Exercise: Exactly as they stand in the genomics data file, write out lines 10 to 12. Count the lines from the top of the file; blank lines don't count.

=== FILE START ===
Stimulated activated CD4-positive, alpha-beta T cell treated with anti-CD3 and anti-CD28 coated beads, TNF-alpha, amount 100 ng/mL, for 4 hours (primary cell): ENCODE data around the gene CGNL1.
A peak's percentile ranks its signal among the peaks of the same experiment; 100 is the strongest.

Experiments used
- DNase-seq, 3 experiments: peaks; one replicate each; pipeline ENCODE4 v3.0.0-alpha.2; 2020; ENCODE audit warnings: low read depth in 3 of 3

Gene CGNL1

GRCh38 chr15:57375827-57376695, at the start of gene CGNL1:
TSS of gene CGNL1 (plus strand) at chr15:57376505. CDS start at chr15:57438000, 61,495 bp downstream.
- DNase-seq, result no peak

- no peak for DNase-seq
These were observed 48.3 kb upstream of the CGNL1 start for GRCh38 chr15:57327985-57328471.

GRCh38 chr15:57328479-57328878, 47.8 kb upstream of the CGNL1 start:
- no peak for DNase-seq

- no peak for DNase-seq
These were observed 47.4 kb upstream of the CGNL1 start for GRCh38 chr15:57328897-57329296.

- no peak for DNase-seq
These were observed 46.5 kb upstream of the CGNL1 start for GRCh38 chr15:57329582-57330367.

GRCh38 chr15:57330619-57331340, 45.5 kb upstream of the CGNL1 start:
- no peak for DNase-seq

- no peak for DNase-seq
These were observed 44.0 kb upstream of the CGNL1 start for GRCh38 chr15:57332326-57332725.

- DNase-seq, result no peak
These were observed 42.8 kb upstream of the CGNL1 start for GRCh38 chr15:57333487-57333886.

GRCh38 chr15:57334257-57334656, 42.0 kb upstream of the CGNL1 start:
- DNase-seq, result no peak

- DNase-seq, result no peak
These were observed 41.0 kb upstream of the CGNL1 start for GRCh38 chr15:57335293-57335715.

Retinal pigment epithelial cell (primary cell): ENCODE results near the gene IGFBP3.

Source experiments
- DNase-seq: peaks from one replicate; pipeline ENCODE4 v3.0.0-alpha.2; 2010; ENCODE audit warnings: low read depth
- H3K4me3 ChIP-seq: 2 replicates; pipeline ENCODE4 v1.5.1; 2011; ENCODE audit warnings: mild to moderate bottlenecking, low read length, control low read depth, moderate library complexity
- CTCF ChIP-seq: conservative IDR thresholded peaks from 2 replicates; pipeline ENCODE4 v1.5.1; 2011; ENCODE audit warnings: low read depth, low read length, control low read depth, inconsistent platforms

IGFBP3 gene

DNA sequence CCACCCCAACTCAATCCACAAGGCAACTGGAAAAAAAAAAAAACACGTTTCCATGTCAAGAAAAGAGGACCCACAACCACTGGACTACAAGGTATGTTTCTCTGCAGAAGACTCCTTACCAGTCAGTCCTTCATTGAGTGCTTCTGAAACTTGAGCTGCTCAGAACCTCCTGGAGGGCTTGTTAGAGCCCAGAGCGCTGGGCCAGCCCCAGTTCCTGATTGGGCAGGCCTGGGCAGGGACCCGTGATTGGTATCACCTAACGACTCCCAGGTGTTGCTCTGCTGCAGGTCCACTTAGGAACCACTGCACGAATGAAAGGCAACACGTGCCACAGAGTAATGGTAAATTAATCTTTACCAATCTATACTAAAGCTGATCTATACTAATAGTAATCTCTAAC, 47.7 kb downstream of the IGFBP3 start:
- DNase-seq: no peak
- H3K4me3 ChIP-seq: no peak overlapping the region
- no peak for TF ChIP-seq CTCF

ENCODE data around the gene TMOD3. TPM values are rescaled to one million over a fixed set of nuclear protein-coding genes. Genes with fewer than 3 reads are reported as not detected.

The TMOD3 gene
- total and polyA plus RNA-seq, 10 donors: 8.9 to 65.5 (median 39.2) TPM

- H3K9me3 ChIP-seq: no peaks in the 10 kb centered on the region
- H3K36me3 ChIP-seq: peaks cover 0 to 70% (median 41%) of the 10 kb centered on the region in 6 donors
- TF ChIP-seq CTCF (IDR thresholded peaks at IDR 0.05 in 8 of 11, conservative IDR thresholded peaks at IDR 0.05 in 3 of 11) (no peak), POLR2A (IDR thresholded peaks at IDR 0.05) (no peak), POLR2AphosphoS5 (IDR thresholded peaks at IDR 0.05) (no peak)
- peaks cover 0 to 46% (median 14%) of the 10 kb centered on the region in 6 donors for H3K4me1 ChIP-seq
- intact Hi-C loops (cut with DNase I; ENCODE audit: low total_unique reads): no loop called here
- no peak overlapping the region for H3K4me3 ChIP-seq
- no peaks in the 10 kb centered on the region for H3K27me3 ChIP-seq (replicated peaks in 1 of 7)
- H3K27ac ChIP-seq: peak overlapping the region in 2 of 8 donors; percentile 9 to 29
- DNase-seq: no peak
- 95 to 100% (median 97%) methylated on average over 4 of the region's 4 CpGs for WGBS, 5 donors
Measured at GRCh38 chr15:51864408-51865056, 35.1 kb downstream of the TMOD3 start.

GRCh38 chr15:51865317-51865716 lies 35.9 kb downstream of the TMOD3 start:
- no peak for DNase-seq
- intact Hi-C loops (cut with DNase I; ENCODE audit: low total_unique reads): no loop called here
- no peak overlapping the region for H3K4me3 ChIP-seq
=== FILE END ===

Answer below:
These were observed 48.3 kb upstream of the CGNL1 start for GRCh38 chr15:57327985-57328471.

GRCh38 chr15:57328479-57328878, 47.8 kb upstream of the CGNL1 start:
- no peak for DNase-seq